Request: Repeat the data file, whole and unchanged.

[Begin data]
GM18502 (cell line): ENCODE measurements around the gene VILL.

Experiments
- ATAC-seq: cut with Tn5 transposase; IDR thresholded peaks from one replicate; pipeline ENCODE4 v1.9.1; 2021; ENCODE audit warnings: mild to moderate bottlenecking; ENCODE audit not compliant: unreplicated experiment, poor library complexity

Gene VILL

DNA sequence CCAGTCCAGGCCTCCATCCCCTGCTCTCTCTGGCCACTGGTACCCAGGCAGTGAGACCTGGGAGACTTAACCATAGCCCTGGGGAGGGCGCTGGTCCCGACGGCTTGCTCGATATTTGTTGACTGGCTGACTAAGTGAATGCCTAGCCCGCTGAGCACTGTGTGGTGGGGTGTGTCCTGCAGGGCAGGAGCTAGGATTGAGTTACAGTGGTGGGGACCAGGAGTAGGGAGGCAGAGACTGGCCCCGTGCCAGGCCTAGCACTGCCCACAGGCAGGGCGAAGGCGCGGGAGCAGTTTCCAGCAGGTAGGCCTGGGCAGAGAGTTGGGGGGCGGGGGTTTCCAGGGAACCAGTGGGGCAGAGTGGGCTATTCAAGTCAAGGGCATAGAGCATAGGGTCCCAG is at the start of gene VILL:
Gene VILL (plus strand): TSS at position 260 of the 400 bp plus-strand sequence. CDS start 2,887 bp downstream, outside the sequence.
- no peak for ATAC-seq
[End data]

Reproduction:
GM18502 (cell line): ENCODE measurements around the gene VILL.

Experiments
- ATAC-seq: cut with Tn5 transposase; IDR thresholded peaks from one replicate; pipeline ENCODE4 v1.9.1; 2021; ENCODE audit warnings: mild to moderate bottlenecking; ENCODE audit not compliant: unreplicated experiment, poor library complexity

Gene VILL

DNA sequence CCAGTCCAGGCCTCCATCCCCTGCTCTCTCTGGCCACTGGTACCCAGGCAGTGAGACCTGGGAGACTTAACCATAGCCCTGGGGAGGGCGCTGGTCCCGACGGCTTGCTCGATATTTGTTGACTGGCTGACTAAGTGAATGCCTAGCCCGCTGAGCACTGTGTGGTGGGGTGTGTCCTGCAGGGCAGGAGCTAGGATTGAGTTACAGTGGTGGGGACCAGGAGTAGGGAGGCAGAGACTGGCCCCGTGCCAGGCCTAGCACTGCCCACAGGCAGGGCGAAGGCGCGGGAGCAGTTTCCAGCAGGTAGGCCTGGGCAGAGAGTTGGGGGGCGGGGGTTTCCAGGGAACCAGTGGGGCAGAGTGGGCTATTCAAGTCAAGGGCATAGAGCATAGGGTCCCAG is at the start of gene VILL:
Gene VILL (plus strand): TSS at position 260 of the 400 bp plus-strand sequence. CDS start 2,887 bp downstream, outside the sequence.
- no peak for ATAC-seq